College can be a lonely journey sometimes. As a freshman, it is very easy to become overwhelmed by everything around you. The new people, the organizations, and the pressure to keep acceptable grades while also maintaining some sort of social presence. However, you have to remember that you don’t have to go through any of this on your own. Being a first-gen student, you already have this sense of independence about you. You’re used to do doing everything on your own and combating tough situations solo. Whether its translating something for your parents, powering through FAFSA alone, or just simply always being the one to take initiative. But in college, there are so many support systems around you, that you don’t have to be that person anymore.
As this gratitude-filled holiday rounds the corner, I want to give thanks to the support system that I developed my freshman year.
I entered college feeling the world on my shoulders. I went in with the mindset that I had to pave a way for myself and by myself. I (stupidly) thought that I could handle everything that would be thrown at me. What I didn’t realize was that everything would be thrown at me all at one time. There are no baby steps in college. It was like a rollercoaster that took off before I could even reconsider getting on in the first place; and it’s safe to say that I wanted off immediately.
However, little did I know that there were people and resources lined up to help me. One of the people that helped me through school was my Bottom-Line advisor. She became someone that I could trust right away. As she helped me with the academic and financial aspect of school, she was also someone that I could confide in about so much more. I was also in a program for first-generation students called the Riverhawk Scholars Academy that helped students like myself adapt to the pressures that college can place on you. They provided us with both emotional and educational support that I will forever be appreciative of.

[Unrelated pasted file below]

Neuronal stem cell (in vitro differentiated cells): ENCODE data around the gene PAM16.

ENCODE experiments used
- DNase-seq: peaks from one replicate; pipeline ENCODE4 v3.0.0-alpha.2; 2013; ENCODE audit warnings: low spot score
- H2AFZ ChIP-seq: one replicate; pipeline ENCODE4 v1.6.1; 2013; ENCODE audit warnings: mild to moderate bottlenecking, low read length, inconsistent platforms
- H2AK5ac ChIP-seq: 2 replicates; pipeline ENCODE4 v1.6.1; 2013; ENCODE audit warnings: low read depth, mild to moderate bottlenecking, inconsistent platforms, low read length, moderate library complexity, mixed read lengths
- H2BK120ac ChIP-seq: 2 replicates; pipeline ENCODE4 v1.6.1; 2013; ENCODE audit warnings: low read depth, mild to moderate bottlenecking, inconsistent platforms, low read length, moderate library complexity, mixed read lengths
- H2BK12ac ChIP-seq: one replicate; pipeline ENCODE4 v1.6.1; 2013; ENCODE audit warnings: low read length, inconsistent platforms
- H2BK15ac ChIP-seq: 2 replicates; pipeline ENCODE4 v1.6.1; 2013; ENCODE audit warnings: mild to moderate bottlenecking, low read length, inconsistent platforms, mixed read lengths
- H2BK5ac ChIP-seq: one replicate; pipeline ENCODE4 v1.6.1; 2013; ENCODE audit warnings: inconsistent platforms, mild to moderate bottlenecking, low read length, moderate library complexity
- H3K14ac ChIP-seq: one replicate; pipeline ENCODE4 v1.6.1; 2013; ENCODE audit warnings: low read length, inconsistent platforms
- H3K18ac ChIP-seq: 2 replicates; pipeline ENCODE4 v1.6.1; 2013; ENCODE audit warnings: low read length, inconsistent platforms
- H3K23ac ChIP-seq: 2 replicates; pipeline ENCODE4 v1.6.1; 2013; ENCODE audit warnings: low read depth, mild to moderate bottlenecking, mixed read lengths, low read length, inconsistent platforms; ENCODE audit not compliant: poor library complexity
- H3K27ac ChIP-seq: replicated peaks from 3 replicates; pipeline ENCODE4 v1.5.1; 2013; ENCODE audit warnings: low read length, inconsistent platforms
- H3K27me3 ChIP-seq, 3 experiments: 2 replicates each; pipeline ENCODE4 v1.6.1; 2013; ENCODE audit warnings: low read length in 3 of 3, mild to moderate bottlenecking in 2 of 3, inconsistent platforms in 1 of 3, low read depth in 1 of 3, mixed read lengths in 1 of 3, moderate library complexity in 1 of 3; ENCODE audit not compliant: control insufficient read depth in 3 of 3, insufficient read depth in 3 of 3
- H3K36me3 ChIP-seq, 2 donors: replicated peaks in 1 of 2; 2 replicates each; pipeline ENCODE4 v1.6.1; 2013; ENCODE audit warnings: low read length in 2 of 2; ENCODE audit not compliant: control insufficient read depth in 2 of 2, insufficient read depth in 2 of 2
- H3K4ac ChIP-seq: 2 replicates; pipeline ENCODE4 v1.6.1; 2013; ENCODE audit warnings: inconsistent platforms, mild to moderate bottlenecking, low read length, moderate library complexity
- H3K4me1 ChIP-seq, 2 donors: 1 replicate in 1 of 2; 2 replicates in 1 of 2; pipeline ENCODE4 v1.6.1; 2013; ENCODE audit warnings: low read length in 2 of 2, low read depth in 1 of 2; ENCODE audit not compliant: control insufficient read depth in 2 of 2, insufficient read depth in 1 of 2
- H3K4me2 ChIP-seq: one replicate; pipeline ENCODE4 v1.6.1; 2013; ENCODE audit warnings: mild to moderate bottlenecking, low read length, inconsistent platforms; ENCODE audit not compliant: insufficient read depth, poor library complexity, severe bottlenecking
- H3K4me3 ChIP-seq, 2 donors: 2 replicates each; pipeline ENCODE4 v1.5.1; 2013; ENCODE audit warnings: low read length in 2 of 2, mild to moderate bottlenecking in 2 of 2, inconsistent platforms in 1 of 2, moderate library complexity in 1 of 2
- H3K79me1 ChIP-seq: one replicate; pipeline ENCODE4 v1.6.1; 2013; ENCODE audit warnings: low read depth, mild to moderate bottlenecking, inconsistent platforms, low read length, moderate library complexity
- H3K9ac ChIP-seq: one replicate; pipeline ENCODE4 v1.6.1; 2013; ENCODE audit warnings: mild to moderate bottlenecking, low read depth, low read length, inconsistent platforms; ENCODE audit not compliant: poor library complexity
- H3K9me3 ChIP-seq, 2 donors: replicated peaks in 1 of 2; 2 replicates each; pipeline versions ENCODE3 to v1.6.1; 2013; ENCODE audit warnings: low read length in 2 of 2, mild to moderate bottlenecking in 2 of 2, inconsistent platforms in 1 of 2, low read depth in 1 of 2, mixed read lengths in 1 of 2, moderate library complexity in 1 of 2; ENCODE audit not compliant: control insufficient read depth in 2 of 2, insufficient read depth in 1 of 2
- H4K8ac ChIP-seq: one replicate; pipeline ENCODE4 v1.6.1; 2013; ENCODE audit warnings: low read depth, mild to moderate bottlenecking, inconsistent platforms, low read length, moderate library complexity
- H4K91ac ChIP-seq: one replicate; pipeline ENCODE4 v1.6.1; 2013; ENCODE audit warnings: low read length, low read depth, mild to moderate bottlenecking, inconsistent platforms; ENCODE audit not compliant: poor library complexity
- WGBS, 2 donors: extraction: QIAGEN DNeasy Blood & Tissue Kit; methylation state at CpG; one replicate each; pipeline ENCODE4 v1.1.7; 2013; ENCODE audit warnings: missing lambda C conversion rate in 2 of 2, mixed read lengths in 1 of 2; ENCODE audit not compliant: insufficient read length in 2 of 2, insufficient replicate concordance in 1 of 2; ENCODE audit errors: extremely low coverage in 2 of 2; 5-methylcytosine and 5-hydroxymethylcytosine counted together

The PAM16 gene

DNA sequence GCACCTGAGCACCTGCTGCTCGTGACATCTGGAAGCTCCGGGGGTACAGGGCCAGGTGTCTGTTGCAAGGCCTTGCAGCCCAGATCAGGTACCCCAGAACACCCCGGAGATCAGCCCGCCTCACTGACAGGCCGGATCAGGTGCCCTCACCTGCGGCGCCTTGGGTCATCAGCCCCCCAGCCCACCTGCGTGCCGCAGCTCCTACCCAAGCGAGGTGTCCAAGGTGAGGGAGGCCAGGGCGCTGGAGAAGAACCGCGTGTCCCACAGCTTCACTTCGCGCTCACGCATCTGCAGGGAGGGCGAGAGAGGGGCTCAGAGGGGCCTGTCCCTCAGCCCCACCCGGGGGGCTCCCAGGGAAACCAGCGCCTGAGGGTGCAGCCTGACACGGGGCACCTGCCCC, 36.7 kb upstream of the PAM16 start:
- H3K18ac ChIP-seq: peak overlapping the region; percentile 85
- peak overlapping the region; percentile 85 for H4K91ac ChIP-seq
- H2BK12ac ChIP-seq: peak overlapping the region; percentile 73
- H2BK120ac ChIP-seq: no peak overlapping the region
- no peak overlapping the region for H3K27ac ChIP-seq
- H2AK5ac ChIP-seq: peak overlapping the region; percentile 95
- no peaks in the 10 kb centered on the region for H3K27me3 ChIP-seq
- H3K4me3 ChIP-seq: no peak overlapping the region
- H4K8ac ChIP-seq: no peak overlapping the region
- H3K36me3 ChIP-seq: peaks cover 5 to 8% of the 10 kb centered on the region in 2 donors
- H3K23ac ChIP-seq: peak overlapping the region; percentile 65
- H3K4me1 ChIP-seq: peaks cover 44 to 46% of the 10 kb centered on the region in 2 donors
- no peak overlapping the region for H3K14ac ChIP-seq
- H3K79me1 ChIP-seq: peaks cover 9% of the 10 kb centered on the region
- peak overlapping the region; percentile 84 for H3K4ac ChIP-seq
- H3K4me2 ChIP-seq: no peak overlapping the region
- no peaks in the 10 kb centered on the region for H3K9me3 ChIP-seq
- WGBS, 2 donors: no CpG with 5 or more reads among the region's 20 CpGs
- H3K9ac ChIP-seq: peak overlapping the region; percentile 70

Lastly, but most notably, I have immense gratitude for my friends-old & new- and my family. I am so appreciative of the friends that I made my freshman year. We all were able to lean on one another when we needed it. Whenever any of us needed to vent about a hard test we took or complain about the questionable food in the dining hall, we were always there. Having a solid friend group in college reassures you that you are not alone. My friends have also helped me to grow as a person and I strongly recommend finding people at your university that make you want to do better day in and day out.
My family are my backbone. Everything that I am striving for is for them. Being away at school was hard at first, but I kept telling myself that at the end of the day, it was about so much more than me. They are my motivation to wake up for my 8am classes and study every chance I get. They push me to follow my dreams and to never give up. If I was having a stressful day, one FaceTime call from my family would make everything okay.
My Freshman year wouldn’t have been the success it was without everyone in my corner. Having people around me that only wanted to see me succeed, really lifted a healthy weight off of me. As a rollercoaster goes, there were many ups and downs, accompanied by many unexpected twists and turns. But I wouldn’t change it for the world. That’s what college is about! Having to navigate things on your own and throwing away your pride when you need help are some of the many ways that college helps to build your character.
So, my advice? Don’t be afraid to ask for help. Don’t be afraid to confide in people when you feel the walls around you cave in a little bit. There is someone willing to help you everywhere you turn in college. Yes, being a first-generation student makes you one of the strongest and bravest people. On the other hand, knowing when you can’t handle something on your own makes you that much stronger.